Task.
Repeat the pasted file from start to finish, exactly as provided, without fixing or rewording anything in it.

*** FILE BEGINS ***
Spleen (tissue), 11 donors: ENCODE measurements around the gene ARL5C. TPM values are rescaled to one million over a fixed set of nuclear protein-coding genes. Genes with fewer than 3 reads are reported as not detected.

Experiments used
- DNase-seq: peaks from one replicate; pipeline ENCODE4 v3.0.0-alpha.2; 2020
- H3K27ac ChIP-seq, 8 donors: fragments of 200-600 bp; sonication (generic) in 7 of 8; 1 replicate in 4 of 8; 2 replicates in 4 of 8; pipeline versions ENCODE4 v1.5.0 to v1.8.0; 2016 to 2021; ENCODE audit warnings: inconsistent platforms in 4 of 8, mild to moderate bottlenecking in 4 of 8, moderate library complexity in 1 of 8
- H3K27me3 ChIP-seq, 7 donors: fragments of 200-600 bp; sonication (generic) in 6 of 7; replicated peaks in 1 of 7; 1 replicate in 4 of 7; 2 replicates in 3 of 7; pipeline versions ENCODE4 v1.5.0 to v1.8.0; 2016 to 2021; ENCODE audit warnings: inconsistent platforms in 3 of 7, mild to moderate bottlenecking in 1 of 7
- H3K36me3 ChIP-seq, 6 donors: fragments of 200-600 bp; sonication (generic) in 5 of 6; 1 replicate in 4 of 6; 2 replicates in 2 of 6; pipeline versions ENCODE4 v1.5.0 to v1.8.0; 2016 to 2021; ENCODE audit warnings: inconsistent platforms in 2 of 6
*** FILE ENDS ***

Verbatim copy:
Spleen (tissue), 11 donors: ENCODE measurements around the gene ARL5C. TPM values are rescaled to one million over a fixed set of nuclear protein-coding genes. Genes with fewer than 3 reads are reported as not detected.

Experiments used
- DNase-seq: peaks from one replicate; pipeline ENCODE4 v3.0.0-alpha.2; 2020
- H3K27ac ChIP-seq, 8 donors: fragments of 200-600 bp; sonication (generic) in 7 of 8; 1 replicate in 4 of 8; 2 replicates in 4 of 8; pipeline versions ENCODE4 v1.5.0 to v1.8.0; 2016 to 2021; ENCODE audit warnings: inconsistent platforms in 4 of 8, mild to moderate bottlenecking in 4 of 8, moderate library complexity in 1 of 8
- H3K27me3 ChIP-seq, 7 donors: fragments of 200-600 bp; sonication (generic) in 6 of 7; replicated peaks in 1 of 7; 1 replicate in 4 of 7; 2 replicates in 3 of 7; pipeline versions ENCODE4 v1.5.0 to v1.8.0; 2016 to 2021; ENCODE audit warnings: inconsistent platforms in 3 of 7, mild to moderate bottlenecking in 1 of 7
- H3K36me3 ChIP-seq, 6 donors: fragments of 200-600 bp; sonication (generic) in 5 of 6; 1 replicate in 4 of 6; 2 replicates in 2 of 6; pipeline versions ENCODE4 v1.5.0 to v1.8.0; 2016 to 2021; ENCODE audit warnings: inconsistent platforms in 2 of 6